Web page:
Sewage at Mayer trailer park threatens water supply and forces residents outPosted: Updated:
A problem that really does stink is forcing dozens of people out of a trailer park in Mayer, and it's threatening the town's water supply.
"Right now, I'm really extremely upset," said Kelly Johnson. "Pigs shouldn't even live this way."
Johnson is one of about 70 residents of the Chimney Ranch Mobile Home Park, off of Highway 69, who've been told by Yavapai County to leave the condemned property by Friday, Feb. 28.
"We're working and living day-to-day literally, and this is the only place that we can afford," she said.
Yavapai County red-tagged every trailer Monday, Feb. 24, after the park's California-based owner failed to fix its water treatment plant, sewer lines and electrical system despite a warning on Jan. 24.
"The decision to close the park was not taken lightly," said Steven Mauk, director of Yavapai County Development Services. "However, given the egregious nature of the conditions of the park, and sincere concern for the safety, health and well-being of both residents of the park and the town of Mayer, this department was compelled to cause the park to be closed. It can reopen once the safety issues are resolved."
On Friday, Mauk said most residents had left on their own.
He said the county is giving a few others a day or so to find another place to stay.
"He (owner Brian Menold) is a business person who has a responsibility to his customers (tenants) and he has failed them horribly," said Mauk.
The Mayer Water District said the park's broken sewer lines are threatening two of its wells that are located on the property.
"We've had trouble with nitrates in the past from open sewage lines in the trailer park," said district manager Casey Boone.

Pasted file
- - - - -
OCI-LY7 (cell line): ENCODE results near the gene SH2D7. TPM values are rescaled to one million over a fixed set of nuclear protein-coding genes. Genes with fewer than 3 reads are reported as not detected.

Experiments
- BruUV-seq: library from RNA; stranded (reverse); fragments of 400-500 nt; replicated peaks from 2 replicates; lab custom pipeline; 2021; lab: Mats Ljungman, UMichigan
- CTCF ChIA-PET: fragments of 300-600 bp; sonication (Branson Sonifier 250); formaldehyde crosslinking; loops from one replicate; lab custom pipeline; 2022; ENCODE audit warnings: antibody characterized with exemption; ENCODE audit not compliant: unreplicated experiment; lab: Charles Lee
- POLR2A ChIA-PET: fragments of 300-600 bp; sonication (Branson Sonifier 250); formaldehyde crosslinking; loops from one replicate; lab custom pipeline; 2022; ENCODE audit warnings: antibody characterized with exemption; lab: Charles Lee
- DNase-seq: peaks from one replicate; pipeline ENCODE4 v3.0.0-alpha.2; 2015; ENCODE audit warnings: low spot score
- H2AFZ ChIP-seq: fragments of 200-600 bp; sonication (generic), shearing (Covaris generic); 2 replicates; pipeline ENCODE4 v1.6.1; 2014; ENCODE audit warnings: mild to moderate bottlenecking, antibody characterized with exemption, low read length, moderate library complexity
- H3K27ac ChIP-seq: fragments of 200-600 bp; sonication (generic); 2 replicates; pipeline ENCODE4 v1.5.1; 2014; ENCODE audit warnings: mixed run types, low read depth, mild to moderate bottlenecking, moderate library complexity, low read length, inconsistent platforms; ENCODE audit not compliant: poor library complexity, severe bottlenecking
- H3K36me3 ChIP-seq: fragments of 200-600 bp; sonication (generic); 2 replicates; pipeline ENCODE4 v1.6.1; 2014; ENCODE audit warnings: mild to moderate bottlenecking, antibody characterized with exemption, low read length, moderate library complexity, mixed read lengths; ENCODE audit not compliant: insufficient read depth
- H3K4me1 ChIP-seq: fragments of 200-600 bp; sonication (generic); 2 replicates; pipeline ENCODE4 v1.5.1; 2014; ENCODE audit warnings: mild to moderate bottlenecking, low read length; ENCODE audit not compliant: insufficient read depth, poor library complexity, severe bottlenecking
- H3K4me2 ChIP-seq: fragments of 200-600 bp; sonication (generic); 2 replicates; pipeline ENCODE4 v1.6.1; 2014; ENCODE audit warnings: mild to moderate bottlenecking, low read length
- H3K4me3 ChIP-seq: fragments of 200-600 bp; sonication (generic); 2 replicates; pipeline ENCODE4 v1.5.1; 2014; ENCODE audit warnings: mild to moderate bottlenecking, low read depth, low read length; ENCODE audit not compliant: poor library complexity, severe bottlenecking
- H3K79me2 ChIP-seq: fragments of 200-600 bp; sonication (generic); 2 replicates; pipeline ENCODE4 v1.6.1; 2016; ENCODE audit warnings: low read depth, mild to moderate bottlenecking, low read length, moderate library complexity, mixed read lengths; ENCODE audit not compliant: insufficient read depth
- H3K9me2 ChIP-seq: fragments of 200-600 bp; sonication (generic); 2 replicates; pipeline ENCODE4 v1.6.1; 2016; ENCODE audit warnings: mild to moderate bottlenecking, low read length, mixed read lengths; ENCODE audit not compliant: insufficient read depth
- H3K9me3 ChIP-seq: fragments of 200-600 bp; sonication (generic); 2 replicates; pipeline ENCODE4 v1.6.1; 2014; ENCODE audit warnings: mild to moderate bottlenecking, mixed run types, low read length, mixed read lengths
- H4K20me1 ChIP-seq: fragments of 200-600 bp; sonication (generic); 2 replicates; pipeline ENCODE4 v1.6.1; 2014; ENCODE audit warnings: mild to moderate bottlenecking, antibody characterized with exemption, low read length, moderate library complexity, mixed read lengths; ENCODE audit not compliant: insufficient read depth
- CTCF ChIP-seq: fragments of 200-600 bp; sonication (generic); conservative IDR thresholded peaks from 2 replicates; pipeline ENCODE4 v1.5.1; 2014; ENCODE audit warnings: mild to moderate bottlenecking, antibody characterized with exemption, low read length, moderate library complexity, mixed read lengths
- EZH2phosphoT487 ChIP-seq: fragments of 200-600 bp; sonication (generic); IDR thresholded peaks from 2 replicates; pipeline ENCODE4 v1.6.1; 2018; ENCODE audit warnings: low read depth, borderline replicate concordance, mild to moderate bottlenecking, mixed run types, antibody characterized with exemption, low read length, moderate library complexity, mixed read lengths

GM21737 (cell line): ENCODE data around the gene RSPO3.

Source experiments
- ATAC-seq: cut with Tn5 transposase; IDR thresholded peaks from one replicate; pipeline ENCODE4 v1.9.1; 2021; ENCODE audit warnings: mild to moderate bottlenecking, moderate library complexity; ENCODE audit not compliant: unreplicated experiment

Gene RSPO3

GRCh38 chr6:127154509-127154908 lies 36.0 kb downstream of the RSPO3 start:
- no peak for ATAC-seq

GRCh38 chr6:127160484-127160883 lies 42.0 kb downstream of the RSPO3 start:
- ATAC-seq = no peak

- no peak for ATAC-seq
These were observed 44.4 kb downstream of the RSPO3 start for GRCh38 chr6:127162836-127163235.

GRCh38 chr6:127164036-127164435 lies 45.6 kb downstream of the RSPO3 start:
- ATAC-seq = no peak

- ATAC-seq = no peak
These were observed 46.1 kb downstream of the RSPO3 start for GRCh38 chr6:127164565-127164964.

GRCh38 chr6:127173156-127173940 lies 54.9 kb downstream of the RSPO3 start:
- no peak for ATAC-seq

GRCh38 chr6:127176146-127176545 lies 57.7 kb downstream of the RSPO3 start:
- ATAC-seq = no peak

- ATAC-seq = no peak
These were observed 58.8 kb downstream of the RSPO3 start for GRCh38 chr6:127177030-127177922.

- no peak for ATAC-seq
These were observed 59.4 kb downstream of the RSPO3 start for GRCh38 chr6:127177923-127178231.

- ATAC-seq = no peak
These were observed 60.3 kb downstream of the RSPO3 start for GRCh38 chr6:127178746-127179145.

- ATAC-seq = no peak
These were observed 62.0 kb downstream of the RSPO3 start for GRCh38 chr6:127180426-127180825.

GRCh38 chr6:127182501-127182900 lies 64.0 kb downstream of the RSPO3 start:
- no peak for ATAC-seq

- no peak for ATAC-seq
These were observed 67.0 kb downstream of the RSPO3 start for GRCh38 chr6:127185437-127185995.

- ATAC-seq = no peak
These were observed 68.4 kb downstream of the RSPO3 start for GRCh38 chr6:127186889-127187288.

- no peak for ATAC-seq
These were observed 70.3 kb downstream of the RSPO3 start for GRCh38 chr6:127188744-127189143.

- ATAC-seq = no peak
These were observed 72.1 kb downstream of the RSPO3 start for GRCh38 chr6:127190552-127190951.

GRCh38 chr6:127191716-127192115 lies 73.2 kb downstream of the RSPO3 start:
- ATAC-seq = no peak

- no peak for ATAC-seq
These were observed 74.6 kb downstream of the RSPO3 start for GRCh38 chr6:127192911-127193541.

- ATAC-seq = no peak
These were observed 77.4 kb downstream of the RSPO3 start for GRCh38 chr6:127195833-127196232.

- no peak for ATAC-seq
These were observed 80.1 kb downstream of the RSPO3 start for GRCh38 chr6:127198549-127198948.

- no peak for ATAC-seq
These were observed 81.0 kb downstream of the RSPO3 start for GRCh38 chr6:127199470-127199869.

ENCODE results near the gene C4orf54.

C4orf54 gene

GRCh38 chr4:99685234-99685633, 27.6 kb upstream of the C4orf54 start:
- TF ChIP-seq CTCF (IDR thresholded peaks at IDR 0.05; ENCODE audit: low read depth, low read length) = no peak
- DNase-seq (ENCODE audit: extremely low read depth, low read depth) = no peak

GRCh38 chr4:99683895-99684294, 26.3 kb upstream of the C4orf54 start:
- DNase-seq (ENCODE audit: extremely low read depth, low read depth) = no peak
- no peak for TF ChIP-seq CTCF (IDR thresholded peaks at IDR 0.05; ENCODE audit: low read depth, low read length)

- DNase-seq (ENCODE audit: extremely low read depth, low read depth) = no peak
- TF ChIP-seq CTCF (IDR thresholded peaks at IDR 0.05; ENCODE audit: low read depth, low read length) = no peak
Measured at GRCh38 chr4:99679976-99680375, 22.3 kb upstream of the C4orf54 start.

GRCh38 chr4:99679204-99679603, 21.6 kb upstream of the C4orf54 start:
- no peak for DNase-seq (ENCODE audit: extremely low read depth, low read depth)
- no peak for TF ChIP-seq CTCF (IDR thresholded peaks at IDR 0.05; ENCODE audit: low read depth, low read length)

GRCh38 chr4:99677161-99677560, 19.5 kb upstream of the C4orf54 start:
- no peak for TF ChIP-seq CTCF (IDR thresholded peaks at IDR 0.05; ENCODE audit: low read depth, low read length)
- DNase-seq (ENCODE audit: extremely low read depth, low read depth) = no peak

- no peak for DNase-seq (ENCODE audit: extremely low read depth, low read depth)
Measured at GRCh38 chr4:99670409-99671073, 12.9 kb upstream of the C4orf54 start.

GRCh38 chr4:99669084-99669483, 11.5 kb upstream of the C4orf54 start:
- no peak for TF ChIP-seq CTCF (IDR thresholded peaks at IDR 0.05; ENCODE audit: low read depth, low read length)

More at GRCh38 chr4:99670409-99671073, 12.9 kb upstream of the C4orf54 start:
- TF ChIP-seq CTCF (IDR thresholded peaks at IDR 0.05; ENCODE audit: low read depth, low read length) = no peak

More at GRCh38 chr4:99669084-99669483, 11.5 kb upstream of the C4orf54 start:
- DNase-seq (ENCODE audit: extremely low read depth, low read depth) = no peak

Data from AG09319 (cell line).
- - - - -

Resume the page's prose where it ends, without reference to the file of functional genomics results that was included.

He said the park's failing treatment plant is also sending waste water, with E. coli levels 10 times above what the Arizona Department of Environmental Quality allows, into Big Bug Creek.
"It's kind of thick, and it's not mud," Boone said as he swirled a stick through sludge floating on the surface of the creek.
In addition to the two onsite wells, any well downstream of the discharge site - including four of the district's other wells - are at risk of becoming contaminated.
"Not good, not good," said Boone. "We need to have these wells."
Boone said he's testing well water once a week and, so far, there's been no contamination.
But if he did have to pull even one well offline, Boone said that would put a strain on delivery to about 1,800 Mayer residents.
"Potentially we'd have to haul water, truck in water, probably from Dewey," said Boone.
CBS 5 News spoke to the owner of the Chimney Ranch Mobile Home Park on the phone Wednesday night.
Menold said he is aware of all of the problems and thought he had until March 11 to fix them.
He said repairs to the park's infrastructure will cost him more than $100,000.
Menold said he has pulled the money together and hired contractors.
He said repairs could begin as early as Friday, the day residents are supposed to leave the property.
But, on Friday, Mauk said Menold had not yet requested the permits from his office - required for repairs to the park's sewer lines, water lines and electrical system.
Mauk estimates repairs to the park's infrastructure will cost between $150,000 and $250,000.
CBS 5 News emailed Menold asking when he expects to have everything in order so that he can make the necessary repairs to bring his property up to code - and, therefore, ensure safe living conditions for his tenants.
We also asked Menold how he plans to compensate those tenants who've paid him rent - and, are now being forced from their homes.
As of Friday night, CBS 5 News has not heard back.
Copyright 2014 CBS 5 (KPHO Broadcasting Corporation). All rights reserved.